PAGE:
Chronic obstructive pulmonary disease

Patients with chronic obstructive pulmonary disease (COPD) have slowly progressive airway obstruction. The course of the disease is punctuated by exacerbations due to pulmonary infection, heart failure, and poor compliance with prescribed therapy. (3°) COPD generally affects middle-aged and older patients. They present with dyspnoea, exercise intolerance, cough, and sputum production. Physical examination reveals lung overinflation, prominent use of accessory muscles to augment respiration, diminished breath sounds, and diffuse wheezing. Blood gases usually reveal some degree of resting hypoxaemia that may worsen during sleep or exercise. Initial pharmacological management usually starts with inhaled b-adrenergic agents. Continued symptoms are treated with anticholinergic medications. An insufficient response is often managed by a trial of theophylline. Poorly controlled symptoms may require oral corticosteroids. (3°> As with asthma, pharmacological treatments for COPD can cause psychiatric symptoms. Patients with COPD must stop smoking. Respiratory function (as measured by pulmonary functions) declines faster in smokers who develop COPD than non-smokers who develop COPD.

The chronic hypoxia caused by COPD compromises cognition and mood, which, in turn, can produce delirium, mood lability, mood disorders, and restriction in daily activities. There is considerable evidence that supplemental oxygen improves cognitive function and quality of life, even when medication management no longer improves these measures/3!' Unfortunately, mood improvement with supplemental oxygen has not been conclusively demonstrated. The benefits of supplemental oxygen have a psychological cost; oxygen use is a social embarrassment and can elicit feelings of helplessness and hopelessness.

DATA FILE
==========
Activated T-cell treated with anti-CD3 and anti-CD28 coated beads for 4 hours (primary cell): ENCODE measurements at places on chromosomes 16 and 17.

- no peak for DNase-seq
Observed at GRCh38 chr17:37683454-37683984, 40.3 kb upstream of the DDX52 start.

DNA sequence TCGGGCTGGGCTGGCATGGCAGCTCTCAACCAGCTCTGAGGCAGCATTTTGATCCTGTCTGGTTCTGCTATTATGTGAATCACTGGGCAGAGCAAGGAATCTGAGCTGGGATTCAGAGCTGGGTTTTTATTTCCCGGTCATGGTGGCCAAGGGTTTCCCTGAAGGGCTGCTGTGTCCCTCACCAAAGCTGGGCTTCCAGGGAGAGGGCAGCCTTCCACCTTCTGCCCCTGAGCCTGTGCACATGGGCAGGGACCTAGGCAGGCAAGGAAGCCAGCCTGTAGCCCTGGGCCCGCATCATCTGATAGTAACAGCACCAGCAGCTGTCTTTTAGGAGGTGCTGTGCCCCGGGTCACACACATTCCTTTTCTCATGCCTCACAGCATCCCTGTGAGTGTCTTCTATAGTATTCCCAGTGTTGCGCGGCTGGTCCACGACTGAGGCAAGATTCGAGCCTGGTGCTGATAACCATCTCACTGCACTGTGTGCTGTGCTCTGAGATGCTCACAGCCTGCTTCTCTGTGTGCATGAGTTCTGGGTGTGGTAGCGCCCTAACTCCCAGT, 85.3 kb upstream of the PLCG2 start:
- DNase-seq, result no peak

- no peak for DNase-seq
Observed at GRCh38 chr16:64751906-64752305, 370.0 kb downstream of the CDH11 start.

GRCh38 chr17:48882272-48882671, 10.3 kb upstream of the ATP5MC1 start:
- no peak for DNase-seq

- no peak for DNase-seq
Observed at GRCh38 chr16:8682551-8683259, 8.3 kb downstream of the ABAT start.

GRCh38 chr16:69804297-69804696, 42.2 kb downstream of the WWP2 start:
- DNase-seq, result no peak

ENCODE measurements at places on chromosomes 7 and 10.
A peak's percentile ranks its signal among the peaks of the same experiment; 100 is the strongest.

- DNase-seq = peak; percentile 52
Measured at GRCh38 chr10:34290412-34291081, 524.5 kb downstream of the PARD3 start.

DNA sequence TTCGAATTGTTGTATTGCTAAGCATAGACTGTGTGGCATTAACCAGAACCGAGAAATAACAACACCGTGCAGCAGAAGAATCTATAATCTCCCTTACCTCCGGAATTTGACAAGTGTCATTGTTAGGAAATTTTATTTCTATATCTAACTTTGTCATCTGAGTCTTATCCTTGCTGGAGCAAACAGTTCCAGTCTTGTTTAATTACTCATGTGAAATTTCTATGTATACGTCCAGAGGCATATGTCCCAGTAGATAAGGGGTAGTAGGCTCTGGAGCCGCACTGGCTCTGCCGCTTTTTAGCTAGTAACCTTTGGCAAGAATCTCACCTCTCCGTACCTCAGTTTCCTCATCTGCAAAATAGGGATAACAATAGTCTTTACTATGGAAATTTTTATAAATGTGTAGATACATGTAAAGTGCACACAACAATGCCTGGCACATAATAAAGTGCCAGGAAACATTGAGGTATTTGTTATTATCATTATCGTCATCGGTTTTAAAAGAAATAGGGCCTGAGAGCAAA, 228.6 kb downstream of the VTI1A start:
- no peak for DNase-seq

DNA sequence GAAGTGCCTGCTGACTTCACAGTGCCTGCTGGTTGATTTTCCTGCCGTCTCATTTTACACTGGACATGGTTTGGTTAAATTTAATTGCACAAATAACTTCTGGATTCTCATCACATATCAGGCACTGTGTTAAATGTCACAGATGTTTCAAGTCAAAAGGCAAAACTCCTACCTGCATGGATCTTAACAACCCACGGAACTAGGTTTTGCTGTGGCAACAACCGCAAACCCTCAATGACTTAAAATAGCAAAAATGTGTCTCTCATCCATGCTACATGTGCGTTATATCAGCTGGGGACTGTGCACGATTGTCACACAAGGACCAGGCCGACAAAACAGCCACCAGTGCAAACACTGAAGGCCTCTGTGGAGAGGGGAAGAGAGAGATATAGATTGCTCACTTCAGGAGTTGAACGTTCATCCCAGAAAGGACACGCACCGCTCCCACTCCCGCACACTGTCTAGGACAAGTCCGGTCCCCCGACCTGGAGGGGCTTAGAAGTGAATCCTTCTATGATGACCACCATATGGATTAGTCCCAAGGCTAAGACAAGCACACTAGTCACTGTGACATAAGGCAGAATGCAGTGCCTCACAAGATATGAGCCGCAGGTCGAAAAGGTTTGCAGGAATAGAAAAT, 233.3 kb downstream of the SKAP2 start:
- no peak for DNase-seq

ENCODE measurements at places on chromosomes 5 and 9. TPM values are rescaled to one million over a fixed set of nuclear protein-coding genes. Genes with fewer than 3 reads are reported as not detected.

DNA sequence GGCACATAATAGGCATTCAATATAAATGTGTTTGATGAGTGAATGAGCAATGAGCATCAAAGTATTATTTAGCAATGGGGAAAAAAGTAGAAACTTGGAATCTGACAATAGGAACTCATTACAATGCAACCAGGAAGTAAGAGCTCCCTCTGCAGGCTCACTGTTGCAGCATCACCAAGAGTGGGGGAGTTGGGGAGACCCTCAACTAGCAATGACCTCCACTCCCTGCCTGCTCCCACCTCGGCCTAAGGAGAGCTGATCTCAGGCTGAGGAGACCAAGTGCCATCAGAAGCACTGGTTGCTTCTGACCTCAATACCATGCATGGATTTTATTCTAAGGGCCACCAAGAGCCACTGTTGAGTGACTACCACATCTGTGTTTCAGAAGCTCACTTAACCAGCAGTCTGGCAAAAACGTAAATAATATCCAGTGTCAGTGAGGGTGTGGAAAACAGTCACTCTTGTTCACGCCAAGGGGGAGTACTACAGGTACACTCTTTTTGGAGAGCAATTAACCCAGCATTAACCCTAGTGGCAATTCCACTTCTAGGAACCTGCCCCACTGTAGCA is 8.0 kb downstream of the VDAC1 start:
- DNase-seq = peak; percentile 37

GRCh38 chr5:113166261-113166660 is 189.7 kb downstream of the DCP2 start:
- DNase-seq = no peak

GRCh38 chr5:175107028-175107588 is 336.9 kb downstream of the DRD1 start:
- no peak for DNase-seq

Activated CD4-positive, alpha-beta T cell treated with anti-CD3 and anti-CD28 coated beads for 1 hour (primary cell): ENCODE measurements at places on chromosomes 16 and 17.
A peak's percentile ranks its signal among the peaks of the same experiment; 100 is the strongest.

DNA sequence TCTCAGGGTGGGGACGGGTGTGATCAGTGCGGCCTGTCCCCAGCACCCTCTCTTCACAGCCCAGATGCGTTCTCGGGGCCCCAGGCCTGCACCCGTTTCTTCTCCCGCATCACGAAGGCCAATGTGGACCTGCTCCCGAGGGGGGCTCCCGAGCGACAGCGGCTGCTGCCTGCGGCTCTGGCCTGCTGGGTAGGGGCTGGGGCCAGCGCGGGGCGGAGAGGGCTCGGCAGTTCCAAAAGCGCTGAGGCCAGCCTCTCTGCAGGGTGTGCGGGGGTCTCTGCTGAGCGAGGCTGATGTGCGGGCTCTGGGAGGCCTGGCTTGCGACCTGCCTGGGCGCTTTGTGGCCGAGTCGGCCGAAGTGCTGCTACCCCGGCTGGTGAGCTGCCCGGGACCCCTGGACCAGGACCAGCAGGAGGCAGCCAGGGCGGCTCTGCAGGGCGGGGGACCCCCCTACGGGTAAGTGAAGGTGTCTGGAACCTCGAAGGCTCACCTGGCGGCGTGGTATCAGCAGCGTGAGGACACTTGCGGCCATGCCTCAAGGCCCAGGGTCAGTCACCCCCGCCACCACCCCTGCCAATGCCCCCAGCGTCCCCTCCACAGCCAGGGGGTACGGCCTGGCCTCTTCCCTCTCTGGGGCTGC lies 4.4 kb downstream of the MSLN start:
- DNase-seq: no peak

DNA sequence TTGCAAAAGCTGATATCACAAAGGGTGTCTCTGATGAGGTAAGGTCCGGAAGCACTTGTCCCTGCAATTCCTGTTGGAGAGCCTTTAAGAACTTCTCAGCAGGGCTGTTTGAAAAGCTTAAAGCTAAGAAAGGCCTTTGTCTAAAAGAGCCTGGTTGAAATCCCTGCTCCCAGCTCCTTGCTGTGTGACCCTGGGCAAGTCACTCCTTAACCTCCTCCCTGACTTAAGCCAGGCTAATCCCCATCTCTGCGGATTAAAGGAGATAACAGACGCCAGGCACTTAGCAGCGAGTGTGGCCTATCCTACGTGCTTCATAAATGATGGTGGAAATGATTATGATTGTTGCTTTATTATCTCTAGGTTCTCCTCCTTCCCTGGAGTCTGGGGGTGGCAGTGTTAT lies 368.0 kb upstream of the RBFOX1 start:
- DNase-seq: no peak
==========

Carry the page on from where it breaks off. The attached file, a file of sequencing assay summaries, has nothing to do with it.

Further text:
Panic attacks are reported in 38 per cent of patients with COPD.(3 33) Benzodiazepines, which are highly effective for controlling panic attacks, have limited usefulness in patients with COPD because they can suppress the respiratory pacemaker. Carbon dioxide, which is panicogenic when rebreathed, likely plays a role in promoting panic attacks (because carbon dioxide levels increase with the progression of COPD). Antidepressants are useful in patients with COPD who develop panic attacks. Low-dose neuroleptic medications (e.g. 2 mg perphenazine orally two to three times daily) are also sometimes used for severe fear and panic, especially in intensive care unit settings (that is to say, when weaning the patient from a respirator). High-potency neuroleptics such as haloperidol and risperidone can also be useful. Neuroleptics do not directly suppress respiration, though caution must be exercised so that the sedation induced by neuroleptics—potentially combined with other sedating agents—does not reduce respiratory effort beyond that required to maintain adequate oxygenation.

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